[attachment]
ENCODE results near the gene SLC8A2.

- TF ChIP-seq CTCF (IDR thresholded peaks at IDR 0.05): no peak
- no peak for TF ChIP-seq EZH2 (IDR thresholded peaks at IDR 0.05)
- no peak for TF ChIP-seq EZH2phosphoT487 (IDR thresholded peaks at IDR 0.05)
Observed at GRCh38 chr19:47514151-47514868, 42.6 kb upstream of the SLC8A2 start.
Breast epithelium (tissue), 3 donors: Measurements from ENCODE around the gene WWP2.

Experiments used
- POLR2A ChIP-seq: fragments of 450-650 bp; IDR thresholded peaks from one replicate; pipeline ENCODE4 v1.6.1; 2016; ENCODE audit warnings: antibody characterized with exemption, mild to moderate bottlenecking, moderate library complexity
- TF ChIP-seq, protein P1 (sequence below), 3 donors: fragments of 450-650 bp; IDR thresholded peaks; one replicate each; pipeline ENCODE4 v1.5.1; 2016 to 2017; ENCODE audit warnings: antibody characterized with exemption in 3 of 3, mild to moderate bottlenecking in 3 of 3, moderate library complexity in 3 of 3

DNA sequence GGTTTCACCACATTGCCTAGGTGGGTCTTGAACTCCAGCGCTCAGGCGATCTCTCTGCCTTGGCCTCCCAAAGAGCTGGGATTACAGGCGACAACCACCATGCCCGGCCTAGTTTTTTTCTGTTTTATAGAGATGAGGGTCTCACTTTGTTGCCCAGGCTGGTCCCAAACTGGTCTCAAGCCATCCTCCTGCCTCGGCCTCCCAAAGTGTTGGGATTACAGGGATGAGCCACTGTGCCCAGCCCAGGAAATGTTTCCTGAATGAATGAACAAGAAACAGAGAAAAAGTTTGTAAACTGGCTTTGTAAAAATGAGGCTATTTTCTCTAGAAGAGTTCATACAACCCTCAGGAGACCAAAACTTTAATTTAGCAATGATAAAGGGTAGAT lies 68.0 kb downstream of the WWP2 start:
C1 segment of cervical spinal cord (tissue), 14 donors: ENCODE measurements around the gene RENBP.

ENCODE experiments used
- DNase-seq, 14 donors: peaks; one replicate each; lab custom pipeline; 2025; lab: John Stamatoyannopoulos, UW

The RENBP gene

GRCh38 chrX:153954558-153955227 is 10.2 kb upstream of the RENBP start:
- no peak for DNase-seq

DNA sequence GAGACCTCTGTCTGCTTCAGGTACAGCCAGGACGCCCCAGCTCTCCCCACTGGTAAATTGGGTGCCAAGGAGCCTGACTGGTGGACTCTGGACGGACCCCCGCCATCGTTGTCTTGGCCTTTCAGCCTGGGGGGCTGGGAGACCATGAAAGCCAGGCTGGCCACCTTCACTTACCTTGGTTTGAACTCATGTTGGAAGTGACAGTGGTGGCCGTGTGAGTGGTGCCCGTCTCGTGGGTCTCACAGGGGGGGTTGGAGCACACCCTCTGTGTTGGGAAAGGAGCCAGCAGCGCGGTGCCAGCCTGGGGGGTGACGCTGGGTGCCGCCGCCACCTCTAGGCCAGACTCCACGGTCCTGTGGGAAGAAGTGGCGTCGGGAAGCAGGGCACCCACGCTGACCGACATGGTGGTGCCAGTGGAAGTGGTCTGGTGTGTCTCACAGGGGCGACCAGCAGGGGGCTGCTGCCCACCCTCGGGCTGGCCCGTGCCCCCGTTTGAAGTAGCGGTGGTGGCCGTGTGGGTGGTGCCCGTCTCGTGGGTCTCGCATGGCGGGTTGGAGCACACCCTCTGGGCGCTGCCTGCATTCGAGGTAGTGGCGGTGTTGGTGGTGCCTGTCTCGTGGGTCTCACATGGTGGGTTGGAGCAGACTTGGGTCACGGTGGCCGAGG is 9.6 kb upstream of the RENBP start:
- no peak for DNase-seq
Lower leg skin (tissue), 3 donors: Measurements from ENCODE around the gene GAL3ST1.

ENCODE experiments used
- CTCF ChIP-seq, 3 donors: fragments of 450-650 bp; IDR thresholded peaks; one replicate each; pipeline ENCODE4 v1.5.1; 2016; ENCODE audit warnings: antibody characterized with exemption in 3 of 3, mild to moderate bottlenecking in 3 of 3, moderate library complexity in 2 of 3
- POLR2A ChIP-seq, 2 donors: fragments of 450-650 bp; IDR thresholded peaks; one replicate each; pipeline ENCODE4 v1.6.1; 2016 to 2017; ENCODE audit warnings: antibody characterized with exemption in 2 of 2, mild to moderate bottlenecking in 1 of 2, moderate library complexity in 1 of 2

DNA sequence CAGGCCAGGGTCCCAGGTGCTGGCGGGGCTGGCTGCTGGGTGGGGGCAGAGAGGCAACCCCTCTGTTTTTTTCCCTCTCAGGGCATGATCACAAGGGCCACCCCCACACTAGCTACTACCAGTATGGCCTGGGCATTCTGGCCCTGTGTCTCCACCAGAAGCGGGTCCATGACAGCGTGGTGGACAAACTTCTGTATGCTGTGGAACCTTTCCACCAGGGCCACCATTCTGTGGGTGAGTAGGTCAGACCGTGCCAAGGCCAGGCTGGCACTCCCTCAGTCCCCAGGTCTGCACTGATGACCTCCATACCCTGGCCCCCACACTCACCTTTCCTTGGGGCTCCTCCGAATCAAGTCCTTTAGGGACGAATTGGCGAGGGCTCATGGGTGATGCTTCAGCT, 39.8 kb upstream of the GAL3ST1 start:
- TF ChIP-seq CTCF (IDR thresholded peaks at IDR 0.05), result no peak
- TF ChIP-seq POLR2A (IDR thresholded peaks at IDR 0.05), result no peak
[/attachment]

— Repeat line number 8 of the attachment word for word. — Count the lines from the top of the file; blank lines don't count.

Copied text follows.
- POLR2A ChIP-seq: fragments of 450-650 bp; IDR thresholded peaks from one replicate; pipeline ENCODE4 v1.6.1; 2016; ENCODE audit warnings: antibody characterized with exemption, mild to moderate bottlenecking, moderate library complexity